I just got back from my first visit China; it was an incredible couple of weeks. It’s been almost 60 years since the creation of the People’s Republic of China. What it is today, is a nation in the midst of breakneck economic growth. Everywhere you look you can see the boundless energy of commercialism; the streets of Beijing and Shanghai are ringing with Christmas carols. Like us, they recognize how good the spirit of this season is for business.

Today’s Communist government encourages individual ambition, considers requests from couples wanting to have more than one child, frowns upon religiosity but tolerates some expression. Bridal parties come to the beautiful Catholic Church downtown to be photographed in front of its ornate façade. They stand shivering in the freezing cold to capture the romance of this special moment because it’s what they’ve seen on TV and in movies. After the pictures are taken, however, nobody goes inside.

Everybody will talk to you, because they want to practice their English for the upcoming Olympic Games. The number of college students in China has doubled in the last decade, and lots of them study English. In Tiananmen Square (the largest public plaza in the world) I sat for a long time and could still feel the tanks during those bloody pro-democracy confrontations not so long ago. I asked a young English major if there was anything left of that movement, and she said they don’t talk much about politics; they trust their leaders are making decisions that are in their best interest. At first I bristled, until I recognized the truth: the citizens of most nations believe their leadership speaks for them and are willing to march along in patriotic rhythm.

The old Chinese culture is everywhere if you walk the old streets, bargain in the dirt markets, or eat at outdoor food stalls. The palaces and museums are exquisite, and the Forbidden City and Great Wall awe-inspiring, but the culture didn’t come with a soul that I could feel. I didn’t feel the spirit of China until the day before I left. On that day, my wife explored the Beijing Pearl Market, and I spent the day across the street at the Temple of Heaven. These sacred grounds are the largest, open green area in all Beijing. Built during the 15th century Ming dynasty, the temple is a three-tiered pagoda that is the largest wooden temple in the world. It is surrounded by other sanctuaries and palaces that were the spiritual center for the celebration of harvests, plantings, and the equinoxes. This is where the Emperor fasted and the High Priests made sacrifices. Outside the walls is a forest of more than 60,000 trees, 3500 of which are Cypress over 500 years old.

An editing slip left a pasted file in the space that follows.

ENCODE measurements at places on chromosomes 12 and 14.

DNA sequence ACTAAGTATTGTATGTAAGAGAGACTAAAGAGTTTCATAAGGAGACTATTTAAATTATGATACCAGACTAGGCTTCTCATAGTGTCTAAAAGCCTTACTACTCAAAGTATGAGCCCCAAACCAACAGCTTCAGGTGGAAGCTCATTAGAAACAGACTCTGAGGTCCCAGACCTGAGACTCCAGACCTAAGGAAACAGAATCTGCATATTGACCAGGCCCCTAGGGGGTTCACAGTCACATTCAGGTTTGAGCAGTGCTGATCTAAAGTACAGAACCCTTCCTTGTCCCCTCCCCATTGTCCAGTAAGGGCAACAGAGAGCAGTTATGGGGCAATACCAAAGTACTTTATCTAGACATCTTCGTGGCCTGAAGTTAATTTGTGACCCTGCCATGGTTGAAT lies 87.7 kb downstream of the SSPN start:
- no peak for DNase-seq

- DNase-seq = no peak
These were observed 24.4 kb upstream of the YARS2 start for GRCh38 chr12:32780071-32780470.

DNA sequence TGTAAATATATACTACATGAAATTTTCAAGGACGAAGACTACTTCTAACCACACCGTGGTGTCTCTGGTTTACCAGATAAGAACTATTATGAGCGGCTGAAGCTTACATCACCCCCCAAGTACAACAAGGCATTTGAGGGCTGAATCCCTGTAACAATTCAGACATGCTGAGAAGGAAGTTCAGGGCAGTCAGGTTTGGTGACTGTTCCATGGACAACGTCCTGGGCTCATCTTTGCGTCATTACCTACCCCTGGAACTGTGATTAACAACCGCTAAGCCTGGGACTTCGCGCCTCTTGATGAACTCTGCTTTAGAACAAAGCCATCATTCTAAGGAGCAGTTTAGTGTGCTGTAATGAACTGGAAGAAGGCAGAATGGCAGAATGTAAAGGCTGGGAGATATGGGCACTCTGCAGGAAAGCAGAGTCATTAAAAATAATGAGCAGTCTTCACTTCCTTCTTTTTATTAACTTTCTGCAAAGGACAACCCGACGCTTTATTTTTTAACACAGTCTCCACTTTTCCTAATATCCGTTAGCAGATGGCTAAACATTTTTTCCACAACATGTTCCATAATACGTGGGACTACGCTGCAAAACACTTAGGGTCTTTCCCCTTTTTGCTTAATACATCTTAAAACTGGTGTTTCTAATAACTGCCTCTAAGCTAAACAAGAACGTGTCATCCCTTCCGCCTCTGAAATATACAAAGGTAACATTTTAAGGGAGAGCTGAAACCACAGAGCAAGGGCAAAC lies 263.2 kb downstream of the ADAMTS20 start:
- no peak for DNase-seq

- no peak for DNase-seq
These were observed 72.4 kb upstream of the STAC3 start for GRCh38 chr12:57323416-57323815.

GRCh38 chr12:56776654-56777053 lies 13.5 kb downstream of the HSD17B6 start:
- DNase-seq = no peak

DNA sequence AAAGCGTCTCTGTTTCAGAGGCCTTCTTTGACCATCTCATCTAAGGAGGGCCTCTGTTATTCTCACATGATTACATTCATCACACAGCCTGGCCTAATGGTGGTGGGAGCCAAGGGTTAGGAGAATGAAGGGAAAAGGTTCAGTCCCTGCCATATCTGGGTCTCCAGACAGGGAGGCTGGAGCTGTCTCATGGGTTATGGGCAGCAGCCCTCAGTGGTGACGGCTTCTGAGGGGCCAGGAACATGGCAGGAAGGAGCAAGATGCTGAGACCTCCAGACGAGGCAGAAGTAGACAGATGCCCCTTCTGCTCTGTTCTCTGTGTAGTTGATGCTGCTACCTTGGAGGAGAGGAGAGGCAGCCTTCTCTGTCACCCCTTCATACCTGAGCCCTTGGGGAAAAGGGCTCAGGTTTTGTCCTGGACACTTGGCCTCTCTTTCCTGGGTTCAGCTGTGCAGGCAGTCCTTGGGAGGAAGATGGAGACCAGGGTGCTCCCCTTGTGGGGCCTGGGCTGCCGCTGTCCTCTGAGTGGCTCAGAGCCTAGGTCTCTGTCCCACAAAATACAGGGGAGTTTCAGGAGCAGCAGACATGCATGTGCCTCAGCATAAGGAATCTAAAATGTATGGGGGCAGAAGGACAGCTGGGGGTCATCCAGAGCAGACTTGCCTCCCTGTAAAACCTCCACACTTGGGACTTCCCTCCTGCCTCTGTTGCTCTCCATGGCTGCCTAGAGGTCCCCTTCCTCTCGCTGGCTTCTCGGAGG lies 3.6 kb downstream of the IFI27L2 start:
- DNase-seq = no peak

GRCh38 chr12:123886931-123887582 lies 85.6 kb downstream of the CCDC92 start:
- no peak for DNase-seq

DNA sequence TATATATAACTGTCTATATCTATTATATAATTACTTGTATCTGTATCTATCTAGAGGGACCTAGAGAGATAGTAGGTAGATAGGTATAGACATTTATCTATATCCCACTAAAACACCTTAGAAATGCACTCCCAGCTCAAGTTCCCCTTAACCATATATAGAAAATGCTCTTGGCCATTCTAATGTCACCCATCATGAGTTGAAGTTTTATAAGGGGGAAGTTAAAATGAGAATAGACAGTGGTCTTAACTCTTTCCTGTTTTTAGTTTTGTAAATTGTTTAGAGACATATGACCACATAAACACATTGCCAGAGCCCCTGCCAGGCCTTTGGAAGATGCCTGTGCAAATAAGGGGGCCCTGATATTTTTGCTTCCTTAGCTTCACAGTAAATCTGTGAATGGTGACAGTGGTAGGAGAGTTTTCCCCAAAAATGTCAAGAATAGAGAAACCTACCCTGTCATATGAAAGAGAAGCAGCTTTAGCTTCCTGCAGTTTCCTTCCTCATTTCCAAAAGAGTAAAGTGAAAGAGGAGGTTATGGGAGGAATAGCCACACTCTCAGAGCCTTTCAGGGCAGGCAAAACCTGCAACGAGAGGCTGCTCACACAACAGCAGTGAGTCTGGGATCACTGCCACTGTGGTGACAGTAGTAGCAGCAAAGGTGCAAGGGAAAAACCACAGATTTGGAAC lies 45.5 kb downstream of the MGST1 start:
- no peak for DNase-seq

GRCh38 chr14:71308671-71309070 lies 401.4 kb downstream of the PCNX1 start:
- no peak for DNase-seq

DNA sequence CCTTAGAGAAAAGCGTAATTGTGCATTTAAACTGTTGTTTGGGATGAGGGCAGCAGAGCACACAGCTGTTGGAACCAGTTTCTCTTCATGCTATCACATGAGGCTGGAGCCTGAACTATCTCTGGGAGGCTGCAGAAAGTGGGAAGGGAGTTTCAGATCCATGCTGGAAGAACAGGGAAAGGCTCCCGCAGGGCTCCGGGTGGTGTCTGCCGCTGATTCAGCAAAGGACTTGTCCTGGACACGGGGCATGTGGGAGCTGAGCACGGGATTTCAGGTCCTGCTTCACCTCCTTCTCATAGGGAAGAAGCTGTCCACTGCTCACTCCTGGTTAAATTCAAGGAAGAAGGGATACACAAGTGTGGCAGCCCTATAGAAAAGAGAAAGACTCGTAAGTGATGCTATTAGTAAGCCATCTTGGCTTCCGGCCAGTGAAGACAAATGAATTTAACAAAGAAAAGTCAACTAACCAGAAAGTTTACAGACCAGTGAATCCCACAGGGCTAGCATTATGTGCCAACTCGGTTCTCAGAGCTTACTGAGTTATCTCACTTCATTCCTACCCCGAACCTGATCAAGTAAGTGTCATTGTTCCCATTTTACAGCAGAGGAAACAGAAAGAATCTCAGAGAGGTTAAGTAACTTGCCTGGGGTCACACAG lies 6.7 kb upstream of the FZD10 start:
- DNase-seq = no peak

I desperately needed a bathroom, and it seemed easier to just go outside and find a tree. As I entered the woods, I became aware that there were small groups of people practicing some form of martial art. Under other trees I watched people, young and old, walking slowly around them. I sat down and watched their slow-motion pantomime, lifting their legs slowly and precisely, extending them deliberately before gently placing the foot back down. Each held one hand out toward the ground or tree, the other hand close to their chest. This is Qigong, an aspect of traditional Chinese medicine that involves the coordination of breathing and movement to tap into healing energies.
When I looked around I noticed that every tree had its own circular path around it (clearly people had been walking here for a long time). In my fascination, I forgot I had to pee so I decided to begin the walk myself. At 6’6,’’ I dwarf the average Chinese, and even though I may have looked like a spastic Crane, nobody stared or seemed to care. As I got into the rhythm, I began to feel the roots of the tree under my feet . . . then I could feel the roots as if I was breathing through my feet. Focusing on the tree, I felt an energy flowing from my feet, to the hand on my heart, and out of my other hand into the tree.

My labored breath turned misty in the cold air, and as I tired I felt that the tree was now breathing its life into me. From the tree, into my hand, pumping my heart and into my feet . . . my steps became lighter.


Here under the Ming Cypress, I felt the soul of China; at the Temple of Heaven I connected to its sustaining spirit. Find a place that connects you to the healing harmony of the universe and let it lift your body and spirit. Happy New Year to all my relations. Mi Takuye Oyacin.

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